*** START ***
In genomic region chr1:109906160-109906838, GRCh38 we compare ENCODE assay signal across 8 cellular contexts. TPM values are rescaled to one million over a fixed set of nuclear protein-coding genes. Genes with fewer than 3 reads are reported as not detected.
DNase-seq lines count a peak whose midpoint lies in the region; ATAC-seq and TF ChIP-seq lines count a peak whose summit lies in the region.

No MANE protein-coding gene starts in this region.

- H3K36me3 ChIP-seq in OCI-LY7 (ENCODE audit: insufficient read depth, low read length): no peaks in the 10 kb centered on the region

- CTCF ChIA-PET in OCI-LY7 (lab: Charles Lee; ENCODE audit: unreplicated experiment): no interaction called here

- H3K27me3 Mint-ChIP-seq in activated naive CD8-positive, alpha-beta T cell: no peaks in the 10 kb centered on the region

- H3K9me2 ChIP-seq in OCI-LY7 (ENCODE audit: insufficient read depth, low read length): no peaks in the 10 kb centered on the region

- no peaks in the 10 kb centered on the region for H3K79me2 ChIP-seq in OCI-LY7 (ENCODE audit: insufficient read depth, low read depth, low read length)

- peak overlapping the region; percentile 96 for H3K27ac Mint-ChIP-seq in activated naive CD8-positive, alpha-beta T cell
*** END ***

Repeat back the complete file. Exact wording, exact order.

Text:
In genomic region chr1:109906160-109906838, GRCh38 we compare ENCODE assay signal across 8 cellular contexts. TPM values are rescaled to one million over a fixed set of nuclear protein-coding genes. Genes with fewer than 3 reads are reported as not detected.
DNase-seq lines count a peak whose midpoint lies in the region; ATAC-seq and TF ChIP-seq lines count a peak whose summit lies in the region.

No MANE protein-coding gene starts in this region.

- H3K36me3 ChIP-seq in OCI-LY7 (ENCODE audit: insufficient read depth, low read length): no peaks in the 10 kb centered on the region

- CTCF ChIA-PET in OCI-LY7 (lab: Charles Lee; ENCODE audit: unreplicated experiment): no interaction called here

- H3K27me3 Mint-ChIP-seq in activated naive CD8-positive, alpha-beta T cell: no peaks in the 10 kb centered on the region

- H3K9me2 ChIP-seq in OCI-LY7 (ENCODE audit: insufficient read depth, low read length): no peaks in the 10 kb centered on the region

- no peaks in the 10 kb centered on the region for H3K79me2 ChIP-seq in OCI-LY7 (ENCODE audit: insufficient read depth, low read depth, low read length)

- peak overlapping the region; percentile 96 for H3K27ac Mint-ChIP-seq in activated naive CD8-positive, alpha-beta T cell